Infoscience

Journal article

Sparse Gradient Image Reconstruction from Incomplete Fourier Measurements and Prior Edge Information

In many imaging applications, such as functional Magnetic Resonance Imaging (fMRI), full, uniformly- sampled Cartesian Fourier (frequency space) measurements are acquired to reconstruct an image. In order to reduce scan time and increase temporal resolution for fMRI studies, one would like to accurately reconstruct these images from the smallest possible set of Fourier measurements. The emergence of Compressed Sensing (CS) has given rise to techniques that can provide exact and stable recovery of sparse images from a relatively small set of Fourier measurements. In particular, if the images are sparse with respect to their gradient, e.g., piece-wise constant, total-variation minimization techniques can be used to recover those images from a highly incomplete set of Fourier measurements. In this paper, we propose a new algorithm to further reduce the number of Fourier measurements required for exact or stable recovery by utilizing prior edge information from a high resolution reference image. This reference image, or more precisely, the fully sampled Fourier measurements of this reference image, is obtained prior to an fMRI study in order to provide approximate edge information for the region of interest. By combining this edge information with CS techniques for sparse gradient images, numerical experiments show that we can further reduce the number of Fourier measurements required for exact or stable recovery by an additional factor of 1.6 − 3 , compared with CS techniques alone, without edge information.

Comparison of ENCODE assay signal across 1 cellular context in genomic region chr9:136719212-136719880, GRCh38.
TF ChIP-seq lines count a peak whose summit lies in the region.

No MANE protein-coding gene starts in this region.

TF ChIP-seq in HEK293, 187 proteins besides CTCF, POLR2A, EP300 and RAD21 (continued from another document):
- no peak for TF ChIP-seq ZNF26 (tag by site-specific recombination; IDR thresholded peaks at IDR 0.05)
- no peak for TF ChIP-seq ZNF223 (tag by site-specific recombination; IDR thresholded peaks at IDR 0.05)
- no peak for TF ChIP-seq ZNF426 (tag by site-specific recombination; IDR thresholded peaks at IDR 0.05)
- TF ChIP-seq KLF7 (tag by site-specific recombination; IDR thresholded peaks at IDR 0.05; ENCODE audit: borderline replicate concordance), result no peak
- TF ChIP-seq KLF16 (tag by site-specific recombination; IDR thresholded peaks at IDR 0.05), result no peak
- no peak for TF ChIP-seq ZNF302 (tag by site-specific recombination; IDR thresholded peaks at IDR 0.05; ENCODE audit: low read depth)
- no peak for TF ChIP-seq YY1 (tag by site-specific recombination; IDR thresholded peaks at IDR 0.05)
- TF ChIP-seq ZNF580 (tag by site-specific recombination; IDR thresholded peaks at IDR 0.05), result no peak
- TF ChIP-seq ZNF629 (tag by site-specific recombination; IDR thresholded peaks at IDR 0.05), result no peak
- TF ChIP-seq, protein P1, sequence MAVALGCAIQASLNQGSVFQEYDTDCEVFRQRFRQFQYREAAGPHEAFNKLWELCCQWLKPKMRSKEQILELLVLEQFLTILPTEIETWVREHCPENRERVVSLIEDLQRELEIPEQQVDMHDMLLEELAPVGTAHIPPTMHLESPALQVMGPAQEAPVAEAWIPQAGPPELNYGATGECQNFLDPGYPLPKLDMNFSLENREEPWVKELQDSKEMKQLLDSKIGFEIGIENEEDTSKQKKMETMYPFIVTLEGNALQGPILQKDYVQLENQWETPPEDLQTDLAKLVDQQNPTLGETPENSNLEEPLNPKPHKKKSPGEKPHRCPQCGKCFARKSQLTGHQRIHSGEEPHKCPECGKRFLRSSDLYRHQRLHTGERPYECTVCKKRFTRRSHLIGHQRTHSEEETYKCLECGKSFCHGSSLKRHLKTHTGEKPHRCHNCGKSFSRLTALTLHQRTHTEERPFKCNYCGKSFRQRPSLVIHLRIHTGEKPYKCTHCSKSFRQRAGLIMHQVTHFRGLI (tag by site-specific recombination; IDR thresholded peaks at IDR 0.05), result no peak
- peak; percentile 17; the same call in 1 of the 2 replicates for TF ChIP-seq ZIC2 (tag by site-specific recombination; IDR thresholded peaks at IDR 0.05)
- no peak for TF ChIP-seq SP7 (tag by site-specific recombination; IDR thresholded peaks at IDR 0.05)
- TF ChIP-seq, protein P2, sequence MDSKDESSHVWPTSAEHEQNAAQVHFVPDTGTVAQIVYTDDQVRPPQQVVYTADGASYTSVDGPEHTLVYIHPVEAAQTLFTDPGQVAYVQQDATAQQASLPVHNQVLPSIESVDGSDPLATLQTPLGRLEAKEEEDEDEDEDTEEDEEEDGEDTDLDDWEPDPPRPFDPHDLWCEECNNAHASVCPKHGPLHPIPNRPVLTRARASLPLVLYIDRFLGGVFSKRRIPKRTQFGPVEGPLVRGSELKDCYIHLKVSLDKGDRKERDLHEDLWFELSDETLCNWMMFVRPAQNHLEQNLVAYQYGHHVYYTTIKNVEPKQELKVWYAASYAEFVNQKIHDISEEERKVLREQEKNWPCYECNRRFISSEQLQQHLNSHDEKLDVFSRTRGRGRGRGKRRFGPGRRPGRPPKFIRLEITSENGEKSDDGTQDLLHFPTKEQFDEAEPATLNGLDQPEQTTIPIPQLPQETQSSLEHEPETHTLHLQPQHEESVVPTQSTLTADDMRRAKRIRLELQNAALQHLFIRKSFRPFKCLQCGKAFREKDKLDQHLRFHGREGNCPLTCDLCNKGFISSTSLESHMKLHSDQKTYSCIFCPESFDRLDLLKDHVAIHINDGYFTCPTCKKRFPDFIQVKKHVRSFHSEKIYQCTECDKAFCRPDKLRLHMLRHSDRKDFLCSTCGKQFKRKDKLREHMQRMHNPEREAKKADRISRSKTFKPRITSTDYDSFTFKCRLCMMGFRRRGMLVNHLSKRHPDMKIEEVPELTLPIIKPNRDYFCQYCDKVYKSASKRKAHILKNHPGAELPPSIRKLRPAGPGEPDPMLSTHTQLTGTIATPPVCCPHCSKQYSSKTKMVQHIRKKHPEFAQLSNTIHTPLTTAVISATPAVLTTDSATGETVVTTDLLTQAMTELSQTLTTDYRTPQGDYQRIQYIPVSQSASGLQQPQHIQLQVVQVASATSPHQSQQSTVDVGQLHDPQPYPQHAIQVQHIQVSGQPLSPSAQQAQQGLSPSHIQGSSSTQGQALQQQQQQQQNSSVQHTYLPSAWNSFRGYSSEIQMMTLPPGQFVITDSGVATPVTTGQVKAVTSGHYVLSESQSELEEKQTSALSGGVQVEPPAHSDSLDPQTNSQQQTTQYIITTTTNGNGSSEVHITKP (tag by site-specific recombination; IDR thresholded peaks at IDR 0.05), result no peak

Reference

    • EPFL-ARTICLE-190662

    Record created on 2013-11-22, modified on 2016-08-09

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